Wedging Your Bets
Mike Merchent, Director of Golf at Purgatory shows how to get out of trouble and back into the game
Don’t ever be afraid to take a divot. In order to get the ball up, the club needs to be striking the ball in a descending blow. If the club is moving level or up at any point when striking the ball, that is going to have topspin on it, and it’s going to go down.
Understand that the sand wedge is your most versatile club. You don’t have to use it only in the sand. It has a dig sole on it, which you might understand this way: While in your car, stick your hand out the window and hold it flat, fingers extended. Cuts through the wind, doesn’t it? Then tilt your thumb down. The wind just forces it down, right? That’s what happens with a dig sole. Once it makes contact with the grass, or sand, the club is pulled to the surface. This ensures that you get the proper trajectory on your swing.
Use the 3-wood off the tee. “A lot of people are trying to kill it off the tee, and what they don’t realize is, the less loft you have on a club, the more room for error there is. And for what? Maybe a slight advancement in yardage?” The 3-wood will be more accurate, get you in the fairway more frequently and set you up for better shots later.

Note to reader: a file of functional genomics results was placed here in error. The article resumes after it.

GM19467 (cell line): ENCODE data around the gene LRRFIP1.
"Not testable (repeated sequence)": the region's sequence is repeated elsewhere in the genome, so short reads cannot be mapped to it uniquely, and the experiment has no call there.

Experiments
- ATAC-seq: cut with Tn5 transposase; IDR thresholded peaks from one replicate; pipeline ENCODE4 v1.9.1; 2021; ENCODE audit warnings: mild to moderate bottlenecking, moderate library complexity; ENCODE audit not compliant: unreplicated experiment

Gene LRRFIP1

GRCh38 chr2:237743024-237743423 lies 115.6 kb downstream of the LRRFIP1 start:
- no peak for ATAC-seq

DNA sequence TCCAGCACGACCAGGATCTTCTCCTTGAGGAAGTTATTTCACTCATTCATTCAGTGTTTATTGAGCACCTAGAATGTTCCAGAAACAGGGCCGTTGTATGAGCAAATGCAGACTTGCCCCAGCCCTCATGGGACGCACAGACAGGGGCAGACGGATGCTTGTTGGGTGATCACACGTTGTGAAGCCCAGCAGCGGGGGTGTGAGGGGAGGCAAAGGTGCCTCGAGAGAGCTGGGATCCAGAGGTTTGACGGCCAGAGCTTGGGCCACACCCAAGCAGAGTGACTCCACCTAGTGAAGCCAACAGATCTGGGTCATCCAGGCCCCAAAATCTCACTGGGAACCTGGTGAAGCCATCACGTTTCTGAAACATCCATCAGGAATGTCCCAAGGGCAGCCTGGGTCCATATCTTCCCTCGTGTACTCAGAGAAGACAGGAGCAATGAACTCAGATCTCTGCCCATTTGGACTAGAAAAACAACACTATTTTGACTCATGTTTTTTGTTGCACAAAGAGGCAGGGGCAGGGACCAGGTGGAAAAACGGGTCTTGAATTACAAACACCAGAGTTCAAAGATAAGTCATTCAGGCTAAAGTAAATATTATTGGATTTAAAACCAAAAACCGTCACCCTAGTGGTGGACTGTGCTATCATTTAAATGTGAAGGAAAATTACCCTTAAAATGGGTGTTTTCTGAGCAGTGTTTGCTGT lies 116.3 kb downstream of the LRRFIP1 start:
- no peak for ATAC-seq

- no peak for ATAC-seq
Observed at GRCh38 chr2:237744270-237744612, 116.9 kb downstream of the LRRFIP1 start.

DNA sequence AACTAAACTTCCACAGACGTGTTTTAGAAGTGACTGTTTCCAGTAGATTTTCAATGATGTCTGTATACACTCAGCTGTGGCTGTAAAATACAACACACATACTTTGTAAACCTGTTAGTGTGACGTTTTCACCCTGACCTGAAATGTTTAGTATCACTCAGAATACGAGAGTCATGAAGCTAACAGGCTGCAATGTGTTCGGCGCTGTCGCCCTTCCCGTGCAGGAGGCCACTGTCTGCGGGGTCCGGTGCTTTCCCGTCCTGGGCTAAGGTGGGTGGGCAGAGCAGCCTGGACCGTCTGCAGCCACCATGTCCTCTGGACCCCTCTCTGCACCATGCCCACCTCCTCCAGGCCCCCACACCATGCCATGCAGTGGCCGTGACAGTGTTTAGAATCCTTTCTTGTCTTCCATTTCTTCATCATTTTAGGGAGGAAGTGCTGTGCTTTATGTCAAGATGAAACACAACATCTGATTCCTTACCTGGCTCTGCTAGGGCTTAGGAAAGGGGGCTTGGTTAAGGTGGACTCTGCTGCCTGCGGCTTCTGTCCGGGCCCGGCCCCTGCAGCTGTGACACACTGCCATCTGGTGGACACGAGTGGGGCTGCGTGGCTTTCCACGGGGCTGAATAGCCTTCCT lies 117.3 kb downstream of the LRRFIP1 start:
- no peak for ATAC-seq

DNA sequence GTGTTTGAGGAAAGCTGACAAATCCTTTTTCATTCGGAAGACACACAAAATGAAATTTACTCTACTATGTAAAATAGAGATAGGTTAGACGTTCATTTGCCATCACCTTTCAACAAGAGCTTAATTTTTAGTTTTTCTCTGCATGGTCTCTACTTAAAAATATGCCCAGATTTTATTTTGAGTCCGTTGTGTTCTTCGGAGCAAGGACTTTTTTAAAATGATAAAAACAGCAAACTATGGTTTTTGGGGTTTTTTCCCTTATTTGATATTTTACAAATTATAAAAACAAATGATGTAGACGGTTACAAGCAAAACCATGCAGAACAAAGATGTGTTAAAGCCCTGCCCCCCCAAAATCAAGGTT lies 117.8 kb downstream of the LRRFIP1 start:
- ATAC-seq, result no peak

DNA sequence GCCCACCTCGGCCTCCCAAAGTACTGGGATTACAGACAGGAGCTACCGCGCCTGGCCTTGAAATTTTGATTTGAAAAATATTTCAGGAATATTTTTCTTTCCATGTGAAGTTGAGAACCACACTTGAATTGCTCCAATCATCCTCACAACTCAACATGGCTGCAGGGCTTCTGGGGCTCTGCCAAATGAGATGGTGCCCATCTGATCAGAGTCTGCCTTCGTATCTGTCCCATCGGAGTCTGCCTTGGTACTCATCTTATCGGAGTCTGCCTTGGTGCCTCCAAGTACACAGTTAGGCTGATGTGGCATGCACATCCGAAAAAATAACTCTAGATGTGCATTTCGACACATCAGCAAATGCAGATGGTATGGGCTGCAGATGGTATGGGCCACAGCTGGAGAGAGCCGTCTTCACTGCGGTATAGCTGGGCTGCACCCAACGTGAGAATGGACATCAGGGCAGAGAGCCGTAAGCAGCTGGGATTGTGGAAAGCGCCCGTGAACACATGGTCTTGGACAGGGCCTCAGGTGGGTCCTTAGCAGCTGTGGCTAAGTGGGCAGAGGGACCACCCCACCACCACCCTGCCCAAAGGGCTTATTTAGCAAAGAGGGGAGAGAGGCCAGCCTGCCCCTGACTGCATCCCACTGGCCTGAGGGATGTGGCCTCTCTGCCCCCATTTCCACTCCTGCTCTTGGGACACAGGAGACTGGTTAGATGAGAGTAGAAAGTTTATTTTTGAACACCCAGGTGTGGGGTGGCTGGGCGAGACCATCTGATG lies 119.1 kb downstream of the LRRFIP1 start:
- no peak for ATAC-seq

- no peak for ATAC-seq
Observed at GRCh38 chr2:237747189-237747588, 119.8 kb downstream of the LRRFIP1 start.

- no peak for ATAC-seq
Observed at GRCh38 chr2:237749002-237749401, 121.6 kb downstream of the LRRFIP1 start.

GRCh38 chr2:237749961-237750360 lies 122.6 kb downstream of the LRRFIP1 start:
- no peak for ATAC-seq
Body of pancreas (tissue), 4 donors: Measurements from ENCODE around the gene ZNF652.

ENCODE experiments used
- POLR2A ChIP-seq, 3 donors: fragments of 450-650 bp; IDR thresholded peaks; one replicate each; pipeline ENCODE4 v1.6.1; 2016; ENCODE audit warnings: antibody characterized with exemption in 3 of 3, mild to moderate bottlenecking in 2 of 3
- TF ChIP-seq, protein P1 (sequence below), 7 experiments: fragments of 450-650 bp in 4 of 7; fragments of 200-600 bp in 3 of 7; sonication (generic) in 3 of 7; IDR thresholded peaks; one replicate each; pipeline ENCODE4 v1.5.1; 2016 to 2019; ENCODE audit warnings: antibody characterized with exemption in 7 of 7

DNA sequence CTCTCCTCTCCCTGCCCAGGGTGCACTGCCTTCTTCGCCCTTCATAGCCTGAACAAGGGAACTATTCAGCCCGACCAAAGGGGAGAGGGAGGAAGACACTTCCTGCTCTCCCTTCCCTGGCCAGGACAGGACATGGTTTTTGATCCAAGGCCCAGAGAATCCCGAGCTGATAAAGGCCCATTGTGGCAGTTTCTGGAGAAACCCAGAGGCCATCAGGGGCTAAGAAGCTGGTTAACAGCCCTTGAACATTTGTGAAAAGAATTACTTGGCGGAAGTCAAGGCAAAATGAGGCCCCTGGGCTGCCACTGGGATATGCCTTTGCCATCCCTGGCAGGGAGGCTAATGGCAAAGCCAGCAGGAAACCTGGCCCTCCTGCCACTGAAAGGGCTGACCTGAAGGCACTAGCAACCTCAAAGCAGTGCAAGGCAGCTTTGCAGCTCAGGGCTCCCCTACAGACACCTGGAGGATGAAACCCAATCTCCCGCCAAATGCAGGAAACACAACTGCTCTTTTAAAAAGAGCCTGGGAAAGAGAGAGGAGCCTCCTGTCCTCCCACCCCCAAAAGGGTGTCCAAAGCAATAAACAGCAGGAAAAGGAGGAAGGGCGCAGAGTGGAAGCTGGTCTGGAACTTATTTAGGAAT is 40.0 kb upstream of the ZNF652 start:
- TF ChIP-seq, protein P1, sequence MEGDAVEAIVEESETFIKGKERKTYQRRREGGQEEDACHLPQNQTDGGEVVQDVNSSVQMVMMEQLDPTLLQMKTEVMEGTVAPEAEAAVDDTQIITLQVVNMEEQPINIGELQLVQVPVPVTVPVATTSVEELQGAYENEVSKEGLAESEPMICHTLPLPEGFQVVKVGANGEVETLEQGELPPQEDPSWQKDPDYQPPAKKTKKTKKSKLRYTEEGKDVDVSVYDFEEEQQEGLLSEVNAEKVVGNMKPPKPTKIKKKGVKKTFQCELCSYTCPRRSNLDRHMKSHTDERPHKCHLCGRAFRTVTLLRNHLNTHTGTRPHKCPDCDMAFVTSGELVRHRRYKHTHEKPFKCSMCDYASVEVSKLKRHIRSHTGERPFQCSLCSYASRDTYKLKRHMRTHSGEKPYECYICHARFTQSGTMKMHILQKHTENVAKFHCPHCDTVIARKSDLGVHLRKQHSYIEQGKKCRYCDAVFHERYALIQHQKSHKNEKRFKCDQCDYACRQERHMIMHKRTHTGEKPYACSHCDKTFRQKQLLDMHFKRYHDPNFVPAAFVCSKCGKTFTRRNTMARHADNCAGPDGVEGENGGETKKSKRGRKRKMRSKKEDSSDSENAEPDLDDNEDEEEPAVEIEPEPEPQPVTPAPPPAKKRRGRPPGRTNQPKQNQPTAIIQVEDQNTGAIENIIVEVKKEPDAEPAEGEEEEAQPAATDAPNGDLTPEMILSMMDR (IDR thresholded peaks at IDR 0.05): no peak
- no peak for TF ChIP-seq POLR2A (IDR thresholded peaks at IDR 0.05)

Keep your focus on the hole when putting. It’s like playing catch in baseball, or shooting in basketball, when your eyes are on the catcher’s mitt or the rim. “Looking at the hole helps you calculate how far away that target is,” says Merchent. “Make one or two practice strokes looking at the hole, not the ball. Then, step up to the ball without much delay, shift your eyes back and forth, back and forth, then make your putting stroke.”
How To Shoot
“This par-4, 409 yarder can be discouraging because it comes so early.” The idea: Bite off as much water as you can chew. The reward: a much shorter second shot. Play it safe off the tee–maybe a 7-iron to the right, then hit a 7 again into the wide fairway before the green. You’ll end up with a third shot that’s a pitch. So, you have a chance to get a 4 without risk (You’ll likely get a 5). Take the risk and you might run into unlimited trouble.
“How would I play it? On my tee, I’d aim directly at the third bunker from the right. Once safely in, I’m aiming for the right of the green. I might leave a long putt, but I’d rather stay away from the left side of the green that falls down toward the water.”
Pro Tour, Wedging Your Bets, Indy Men’s Magazine, May 2003.